By Gerald Hirata, President of Kaua‘i Soto Zen

Lanterns at Kaua‘i Soto Zen. Photo by Brian Howell

Lanterns at Kaua‘i Soto Zen. Photo by Brian Howell

Obon is an important annual observance of Japanese tradition, together with Oshogatsu, or New Year’s Day.

One ushers in the new year, while the other starts the second half of the year. The bon odori, a Buddhist folk dance performed outdoors around a yagura (raised platform), has distinctive music, while colorful lanterns strung around the platform create a festival mood.

Japanese customs, however, acquired new observances when Obon came to Hawai‘i, adding food and game booths that are now a vital part of the local festivity. As we busily prepare for the upcoming festival next month in Hanapepe, I remind myself what Obon means to me.

I have many memories while growing up in McBryde Sugar Plantation’s Camps Two and Three where the old Zenshuji Temple was the gathering place for all of our social, cultural and religious activities. Summer was Obon season and on Kaua‘i, it meant a continuous celebration that extended from mid-June to mid-August.

Bon Dance 1

Bon Dance at the Kaua‘i Soto Zen. Photo by Brian Howell

Weeks before the event, the women started the food preparation in the community hall, where the spirit was one of a busy school cafeteria. The men were out tending the temple grounds, mowing the lawn, trimming the hedges and setting up the yagura and the ring for the dancers, in addition to the booths for the festival. The temple itself underwent meticulous cleaning from top to bottom.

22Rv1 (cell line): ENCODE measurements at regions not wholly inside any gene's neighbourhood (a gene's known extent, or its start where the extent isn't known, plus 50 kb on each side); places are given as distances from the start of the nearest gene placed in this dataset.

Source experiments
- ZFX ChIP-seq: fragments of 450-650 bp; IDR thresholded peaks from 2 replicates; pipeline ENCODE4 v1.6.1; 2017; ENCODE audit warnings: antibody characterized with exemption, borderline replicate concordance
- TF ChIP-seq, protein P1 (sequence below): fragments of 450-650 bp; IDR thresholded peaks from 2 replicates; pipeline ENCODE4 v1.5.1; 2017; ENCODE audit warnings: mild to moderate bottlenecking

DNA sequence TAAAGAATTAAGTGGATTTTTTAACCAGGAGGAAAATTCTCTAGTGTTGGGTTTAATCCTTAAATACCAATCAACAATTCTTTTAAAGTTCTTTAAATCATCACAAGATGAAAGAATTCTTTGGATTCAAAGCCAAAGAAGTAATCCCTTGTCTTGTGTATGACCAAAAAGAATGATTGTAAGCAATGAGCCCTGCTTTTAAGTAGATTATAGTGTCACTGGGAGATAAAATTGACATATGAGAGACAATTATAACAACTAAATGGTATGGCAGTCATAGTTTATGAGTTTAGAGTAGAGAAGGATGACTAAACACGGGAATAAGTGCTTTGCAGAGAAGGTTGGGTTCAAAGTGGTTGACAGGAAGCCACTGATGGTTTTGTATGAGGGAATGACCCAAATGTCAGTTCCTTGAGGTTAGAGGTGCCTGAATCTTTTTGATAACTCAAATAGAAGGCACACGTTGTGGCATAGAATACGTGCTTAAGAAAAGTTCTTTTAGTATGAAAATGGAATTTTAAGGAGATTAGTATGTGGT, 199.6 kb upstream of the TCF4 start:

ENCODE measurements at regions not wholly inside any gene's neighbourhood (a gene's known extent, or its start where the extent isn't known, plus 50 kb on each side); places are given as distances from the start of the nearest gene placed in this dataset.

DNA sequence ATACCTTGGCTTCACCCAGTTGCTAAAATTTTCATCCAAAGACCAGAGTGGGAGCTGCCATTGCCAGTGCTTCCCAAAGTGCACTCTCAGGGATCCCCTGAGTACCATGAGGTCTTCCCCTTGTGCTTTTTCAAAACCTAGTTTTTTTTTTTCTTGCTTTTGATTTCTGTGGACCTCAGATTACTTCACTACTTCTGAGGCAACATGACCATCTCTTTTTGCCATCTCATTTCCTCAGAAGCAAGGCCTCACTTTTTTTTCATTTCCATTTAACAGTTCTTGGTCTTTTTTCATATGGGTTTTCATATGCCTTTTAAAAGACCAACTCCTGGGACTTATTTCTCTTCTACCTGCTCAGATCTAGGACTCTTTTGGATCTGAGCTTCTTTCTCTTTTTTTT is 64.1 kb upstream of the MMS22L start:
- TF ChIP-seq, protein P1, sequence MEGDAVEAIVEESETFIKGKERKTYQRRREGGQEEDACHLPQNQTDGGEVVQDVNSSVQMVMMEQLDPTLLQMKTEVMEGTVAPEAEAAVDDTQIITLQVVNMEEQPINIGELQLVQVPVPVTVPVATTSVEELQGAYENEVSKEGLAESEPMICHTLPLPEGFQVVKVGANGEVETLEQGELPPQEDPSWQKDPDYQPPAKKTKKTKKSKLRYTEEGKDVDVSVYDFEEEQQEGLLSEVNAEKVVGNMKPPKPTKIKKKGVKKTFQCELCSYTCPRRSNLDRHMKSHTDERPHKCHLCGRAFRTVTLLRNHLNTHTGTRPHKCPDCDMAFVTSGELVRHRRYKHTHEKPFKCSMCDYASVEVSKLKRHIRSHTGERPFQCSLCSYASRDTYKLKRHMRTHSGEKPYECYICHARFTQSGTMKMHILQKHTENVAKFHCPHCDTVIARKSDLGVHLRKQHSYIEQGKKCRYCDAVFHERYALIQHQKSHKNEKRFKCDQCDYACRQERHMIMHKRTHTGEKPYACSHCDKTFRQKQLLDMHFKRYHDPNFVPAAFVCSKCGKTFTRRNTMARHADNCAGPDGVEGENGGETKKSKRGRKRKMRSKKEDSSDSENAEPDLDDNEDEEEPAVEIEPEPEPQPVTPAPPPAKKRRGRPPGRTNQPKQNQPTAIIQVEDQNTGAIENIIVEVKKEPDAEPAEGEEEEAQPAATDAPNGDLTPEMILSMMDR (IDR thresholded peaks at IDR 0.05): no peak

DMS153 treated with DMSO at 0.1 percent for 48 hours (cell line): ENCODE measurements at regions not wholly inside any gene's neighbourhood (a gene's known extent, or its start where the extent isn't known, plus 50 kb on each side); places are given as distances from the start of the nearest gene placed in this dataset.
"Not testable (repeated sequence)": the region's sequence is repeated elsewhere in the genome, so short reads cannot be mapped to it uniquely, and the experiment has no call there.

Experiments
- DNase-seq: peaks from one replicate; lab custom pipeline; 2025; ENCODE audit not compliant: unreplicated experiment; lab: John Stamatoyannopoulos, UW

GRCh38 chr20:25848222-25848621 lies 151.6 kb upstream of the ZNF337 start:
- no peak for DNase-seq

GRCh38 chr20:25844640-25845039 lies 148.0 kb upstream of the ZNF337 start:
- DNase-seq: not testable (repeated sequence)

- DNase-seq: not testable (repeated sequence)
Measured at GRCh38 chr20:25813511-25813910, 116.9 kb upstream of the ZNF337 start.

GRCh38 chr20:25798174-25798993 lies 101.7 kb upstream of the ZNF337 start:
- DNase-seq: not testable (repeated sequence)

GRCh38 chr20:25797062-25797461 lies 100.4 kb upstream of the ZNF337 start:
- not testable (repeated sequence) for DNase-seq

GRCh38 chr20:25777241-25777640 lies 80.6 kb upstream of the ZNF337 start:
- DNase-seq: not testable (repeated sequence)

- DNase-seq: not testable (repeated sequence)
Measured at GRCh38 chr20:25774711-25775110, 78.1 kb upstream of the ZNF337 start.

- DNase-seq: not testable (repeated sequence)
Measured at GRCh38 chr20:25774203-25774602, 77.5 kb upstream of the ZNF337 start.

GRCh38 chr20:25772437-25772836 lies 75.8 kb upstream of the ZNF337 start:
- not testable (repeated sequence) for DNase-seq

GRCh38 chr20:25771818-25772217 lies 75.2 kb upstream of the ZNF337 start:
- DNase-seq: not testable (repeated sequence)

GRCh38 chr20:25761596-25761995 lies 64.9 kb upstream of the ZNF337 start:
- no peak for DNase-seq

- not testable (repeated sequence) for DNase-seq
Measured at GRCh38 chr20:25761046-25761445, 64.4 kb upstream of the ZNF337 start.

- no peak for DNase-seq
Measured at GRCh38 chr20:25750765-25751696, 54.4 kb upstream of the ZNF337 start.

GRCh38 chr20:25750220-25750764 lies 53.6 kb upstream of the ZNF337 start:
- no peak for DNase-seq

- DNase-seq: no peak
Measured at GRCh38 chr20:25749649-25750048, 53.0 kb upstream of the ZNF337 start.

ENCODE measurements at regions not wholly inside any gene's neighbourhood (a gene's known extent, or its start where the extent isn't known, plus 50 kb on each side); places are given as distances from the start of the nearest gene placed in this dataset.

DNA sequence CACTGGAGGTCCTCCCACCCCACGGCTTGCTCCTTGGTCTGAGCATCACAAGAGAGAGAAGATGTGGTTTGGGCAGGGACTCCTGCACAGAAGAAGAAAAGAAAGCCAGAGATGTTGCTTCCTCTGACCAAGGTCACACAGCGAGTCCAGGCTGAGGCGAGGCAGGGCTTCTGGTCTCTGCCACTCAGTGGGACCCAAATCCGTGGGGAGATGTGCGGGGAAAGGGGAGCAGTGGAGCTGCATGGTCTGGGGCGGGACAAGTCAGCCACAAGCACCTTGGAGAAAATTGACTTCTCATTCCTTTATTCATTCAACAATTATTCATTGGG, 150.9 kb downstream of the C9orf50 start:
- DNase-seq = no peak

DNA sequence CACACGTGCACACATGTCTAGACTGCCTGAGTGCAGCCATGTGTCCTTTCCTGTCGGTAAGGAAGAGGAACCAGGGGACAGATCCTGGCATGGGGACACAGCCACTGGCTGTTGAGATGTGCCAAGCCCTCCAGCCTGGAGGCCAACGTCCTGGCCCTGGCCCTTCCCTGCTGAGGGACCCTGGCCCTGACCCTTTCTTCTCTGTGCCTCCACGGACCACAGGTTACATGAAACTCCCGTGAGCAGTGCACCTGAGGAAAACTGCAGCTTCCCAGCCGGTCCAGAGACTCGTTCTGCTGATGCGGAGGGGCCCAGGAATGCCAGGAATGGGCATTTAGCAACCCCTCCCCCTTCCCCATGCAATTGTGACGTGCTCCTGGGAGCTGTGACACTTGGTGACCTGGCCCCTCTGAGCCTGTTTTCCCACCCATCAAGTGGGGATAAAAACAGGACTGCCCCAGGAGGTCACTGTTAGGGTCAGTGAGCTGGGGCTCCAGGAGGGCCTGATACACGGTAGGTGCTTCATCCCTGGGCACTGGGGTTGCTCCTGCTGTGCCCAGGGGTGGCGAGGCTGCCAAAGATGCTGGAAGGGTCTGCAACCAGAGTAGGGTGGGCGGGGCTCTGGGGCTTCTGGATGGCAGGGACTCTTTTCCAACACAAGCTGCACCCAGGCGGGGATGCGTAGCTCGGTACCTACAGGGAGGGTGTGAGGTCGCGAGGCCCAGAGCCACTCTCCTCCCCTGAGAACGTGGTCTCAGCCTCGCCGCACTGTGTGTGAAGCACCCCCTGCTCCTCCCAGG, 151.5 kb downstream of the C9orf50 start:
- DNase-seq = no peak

During this time, at my grandfather’s insistence, the whole family would do a haka mairi (gravesite visitation) with flowers and offerings to our deceased ancestors. We’d pour water over the gravestones, burn incense and offer food and our prayers. When both sets of grandparents died, it meant special trips to the Port Allen and Kapa‘a cemeteries. Gravesite and temple visits are part of what I do today in order to honor deceased relatives, and it attains added meaning during the Obon season.

Traditionally, my Buddhist upbringing taught me that the ancestral spirits come home to visit with their family and feast together at Obon. The lanterns help guide the spirits home. Each home had a butsudan, a household shrine, where we presented offerings, as if our ancestors were still with us. It’s a joyous feeling to know that although beloved ones have passed, family ties with the deceased are not severed.